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Organic chemistry

How to beat an alcohol problem

Nature volume 456, pages 711712 (11 December 2008) | Download Citation

Some alcohols can't be made in a way that controls the crucial arrangement of chemical groups in the molecule. A reaction that uses common laboratory reagents offers a practical route to these compounds.

Since the discovery that many organic molecules have mirror-image forms1, chemists have sought to control which of these 'enantiomers' is synthesized in reactions. Several strategies have been developed, such as the use of catalysts2 or enzymes3 to direct reactions towards making a particular chiral form. Alternatively, desired enantiomers can be separated from mixtures using chromatography4 or other 'resolution' techniques5. Certain classes of compounds can now be easily prepared as pure enantiomers, but others — in particular those with many chemical groups attached to a single carbon atom — remain a challenge.

Reporting on page 778 of this issue, Aggarwal and colleagues6 describe a striking reaction in which an alkyl (hydrocarbon) group is attached to a chiral carbon atom so that the enantiomeric purity of the reactant is retained in the product. Because a compound's enantiomers often have different biological activities, this could be particularly useful for drug discovery and development.

So what is the molecular basis of chirality in molecules? When four different chemical groups (or atoms) are attached to a carbon atom, two geometrically distinct arrangements of the groups around the carbon are possible (Fig. 1a). The two resulting molecules are mirror images, and can't be superimposed on each other. These molecules behave identically in chemical reactions unless they interact with other chiral molecules — in the same way that a left hand is, to all intents and purposes, the same as a right hand until you try to insert it into a right-handed glove.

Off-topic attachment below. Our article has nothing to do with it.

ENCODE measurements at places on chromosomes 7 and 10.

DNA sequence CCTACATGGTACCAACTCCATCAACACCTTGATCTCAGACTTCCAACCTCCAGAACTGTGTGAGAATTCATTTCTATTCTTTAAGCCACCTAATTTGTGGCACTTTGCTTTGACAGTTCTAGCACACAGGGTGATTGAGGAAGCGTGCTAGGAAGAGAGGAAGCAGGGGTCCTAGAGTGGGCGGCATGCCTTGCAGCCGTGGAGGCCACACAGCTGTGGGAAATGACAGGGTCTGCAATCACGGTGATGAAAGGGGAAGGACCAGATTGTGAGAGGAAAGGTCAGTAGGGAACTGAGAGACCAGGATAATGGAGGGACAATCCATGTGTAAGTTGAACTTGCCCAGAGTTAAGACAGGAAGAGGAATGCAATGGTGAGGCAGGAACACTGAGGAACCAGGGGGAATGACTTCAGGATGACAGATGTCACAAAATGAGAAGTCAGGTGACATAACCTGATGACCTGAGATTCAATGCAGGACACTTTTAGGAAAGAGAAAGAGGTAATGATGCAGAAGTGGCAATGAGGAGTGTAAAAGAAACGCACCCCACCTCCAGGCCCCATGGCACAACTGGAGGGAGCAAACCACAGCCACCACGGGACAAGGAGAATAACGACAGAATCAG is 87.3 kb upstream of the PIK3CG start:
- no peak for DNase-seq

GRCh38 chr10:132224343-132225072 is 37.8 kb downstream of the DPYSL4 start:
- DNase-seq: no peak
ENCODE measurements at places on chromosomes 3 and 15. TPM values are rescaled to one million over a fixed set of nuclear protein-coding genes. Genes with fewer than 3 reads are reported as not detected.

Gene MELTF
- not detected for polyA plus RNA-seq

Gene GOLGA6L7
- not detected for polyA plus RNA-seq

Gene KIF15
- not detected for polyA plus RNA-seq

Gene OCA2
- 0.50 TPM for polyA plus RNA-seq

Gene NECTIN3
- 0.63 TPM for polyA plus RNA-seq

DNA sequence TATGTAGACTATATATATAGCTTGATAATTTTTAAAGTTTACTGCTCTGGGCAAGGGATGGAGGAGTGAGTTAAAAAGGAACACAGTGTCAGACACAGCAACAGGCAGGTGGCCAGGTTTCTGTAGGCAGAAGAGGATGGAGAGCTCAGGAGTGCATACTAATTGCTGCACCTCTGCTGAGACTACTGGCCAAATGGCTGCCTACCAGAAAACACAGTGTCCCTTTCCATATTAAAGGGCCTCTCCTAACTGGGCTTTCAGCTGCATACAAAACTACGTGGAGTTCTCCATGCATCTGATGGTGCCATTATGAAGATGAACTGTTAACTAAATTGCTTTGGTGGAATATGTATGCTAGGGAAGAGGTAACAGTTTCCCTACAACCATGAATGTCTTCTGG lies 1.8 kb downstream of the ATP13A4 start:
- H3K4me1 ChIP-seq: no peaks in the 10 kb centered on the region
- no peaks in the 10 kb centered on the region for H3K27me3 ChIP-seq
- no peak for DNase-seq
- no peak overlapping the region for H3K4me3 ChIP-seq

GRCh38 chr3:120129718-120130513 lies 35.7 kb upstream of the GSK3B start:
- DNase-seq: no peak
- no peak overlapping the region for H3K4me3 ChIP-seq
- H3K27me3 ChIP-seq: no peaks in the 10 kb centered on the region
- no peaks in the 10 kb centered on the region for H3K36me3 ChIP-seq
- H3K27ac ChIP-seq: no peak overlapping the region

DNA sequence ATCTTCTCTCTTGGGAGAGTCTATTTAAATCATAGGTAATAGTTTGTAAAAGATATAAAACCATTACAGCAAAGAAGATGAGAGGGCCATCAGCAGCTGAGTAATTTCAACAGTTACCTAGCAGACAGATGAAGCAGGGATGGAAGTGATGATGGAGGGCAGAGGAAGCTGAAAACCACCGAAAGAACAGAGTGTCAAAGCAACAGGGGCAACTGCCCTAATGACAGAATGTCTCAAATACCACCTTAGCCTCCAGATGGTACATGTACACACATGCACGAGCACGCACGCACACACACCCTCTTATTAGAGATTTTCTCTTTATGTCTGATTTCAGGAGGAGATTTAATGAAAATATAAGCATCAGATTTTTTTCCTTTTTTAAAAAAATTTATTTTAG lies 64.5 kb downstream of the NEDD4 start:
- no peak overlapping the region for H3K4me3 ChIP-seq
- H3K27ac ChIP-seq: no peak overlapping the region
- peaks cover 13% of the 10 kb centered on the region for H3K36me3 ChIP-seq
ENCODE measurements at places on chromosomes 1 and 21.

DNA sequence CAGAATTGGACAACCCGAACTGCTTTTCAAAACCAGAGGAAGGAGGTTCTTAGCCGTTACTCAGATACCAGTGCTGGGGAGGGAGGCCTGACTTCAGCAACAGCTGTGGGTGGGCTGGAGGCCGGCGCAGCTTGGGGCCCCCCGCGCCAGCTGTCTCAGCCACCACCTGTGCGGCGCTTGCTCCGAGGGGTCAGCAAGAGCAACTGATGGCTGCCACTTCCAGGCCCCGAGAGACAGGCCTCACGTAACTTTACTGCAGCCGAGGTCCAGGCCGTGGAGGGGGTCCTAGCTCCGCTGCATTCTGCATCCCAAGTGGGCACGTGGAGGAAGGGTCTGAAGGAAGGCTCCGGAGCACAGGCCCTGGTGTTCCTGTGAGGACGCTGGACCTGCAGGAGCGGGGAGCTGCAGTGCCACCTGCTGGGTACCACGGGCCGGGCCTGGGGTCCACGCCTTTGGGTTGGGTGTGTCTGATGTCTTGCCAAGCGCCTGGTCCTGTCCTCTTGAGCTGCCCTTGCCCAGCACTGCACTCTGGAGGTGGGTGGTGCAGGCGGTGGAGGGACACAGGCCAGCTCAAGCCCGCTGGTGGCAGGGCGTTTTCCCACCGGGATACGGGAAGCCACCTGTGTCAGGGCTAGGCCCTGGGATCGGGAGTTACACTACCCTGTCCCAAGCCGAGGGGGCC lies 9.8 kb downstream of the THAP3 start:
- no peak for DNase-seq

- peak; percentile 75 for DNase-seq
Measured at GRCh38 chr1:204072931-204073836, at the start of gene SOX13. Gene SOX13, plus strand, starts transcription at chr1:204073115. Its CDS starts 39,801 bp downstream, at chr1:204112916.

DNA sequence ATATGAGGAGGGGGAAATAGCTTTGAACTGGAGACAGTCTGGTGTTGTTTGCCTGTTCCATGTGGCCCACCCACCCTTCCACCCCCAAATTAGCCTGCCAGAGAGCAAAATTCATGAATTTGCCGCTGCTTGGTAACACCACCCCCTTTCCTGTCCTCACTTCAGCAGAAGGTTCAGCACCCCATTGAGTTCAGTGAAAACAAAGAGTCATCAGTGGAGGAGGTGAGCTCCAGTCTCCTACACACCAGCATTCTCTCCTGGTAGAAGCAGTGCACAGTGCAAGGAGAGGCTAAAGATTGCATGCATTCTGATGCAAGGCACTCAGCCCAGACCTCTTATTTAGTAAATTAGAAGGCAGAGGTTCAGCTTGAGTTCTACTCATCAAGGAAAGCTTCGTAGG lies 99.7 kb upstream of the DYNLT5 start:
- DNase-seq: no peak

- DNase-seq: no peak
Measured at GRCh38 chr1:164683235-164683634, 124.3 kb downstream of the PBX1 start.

Figure 1: Preparing single enantiomers of tertiary alcohols.
Figure 1

a, Organic compounds that contain carbon atoms to which four different groups are attached can form as two possible enantiomers — mirror images of each other, as shown for this secondary alcohol (Me is a methyl group). Secondary alcohols can be easily synthesized as single enantiomers. b, Tertiary alcohols are structurally similar to secondary alcohols, but contain an extra hydrocarbon group (in this case, hydrocarbon R1 replaces the hydrogen atoms shown in red in a). Single enantiomers of tertiary alcohols cannot be made using methods analogous to those used for secondary alcohols. Aggarwal and colleagues6 report a method that solves this problem (ce). c, Carbamates (readily made from secondary alcohols) can be treated with a base to generate an anion. d, If the anion is reacted with a boronate ester (R1B(OR2)2, where R2 is any hydrocarbon group) and then with hydrogen peroxide, a single enantiomer of a tertiary alcohol is produced, which retains the arrangement of groups in the carbamate. e, If a borane (R1BR22) is used instead of a boronate ester, the opposite enantiomer is made.

Because almost all of the components in cells — proteins, nucleic acids and so on — are chiral, two enantiomers of the same molecule will almost always interact with those components in different ways. An everyday example of this is a molecule called carvone7: one enantiomer smells of caraway, whereas the other smells of spearmint, because of the way each isomer interacts with olfactory receptors.

In the case of chiral medicines, the consequences of such isomerism can be grave. One enantiomer of a drug might bind to its intended target protein much more strongly than the other. Even worse, the 'wrong' form might interact with a completely different receptor. The most drastic and oft-cited case of this is thalidomide8: one enantiomer is a sedative, the other causes severe birth defects. Drugs for human use were often sold as one-to-one mixtures of enantiomers, because such mixtures are easier to prepare than the single isomers. But since the thalidomide tragedy, drug-regulatory agencies strongly prefer chiral molecules to be prepared and marketed as pure enantiomers9.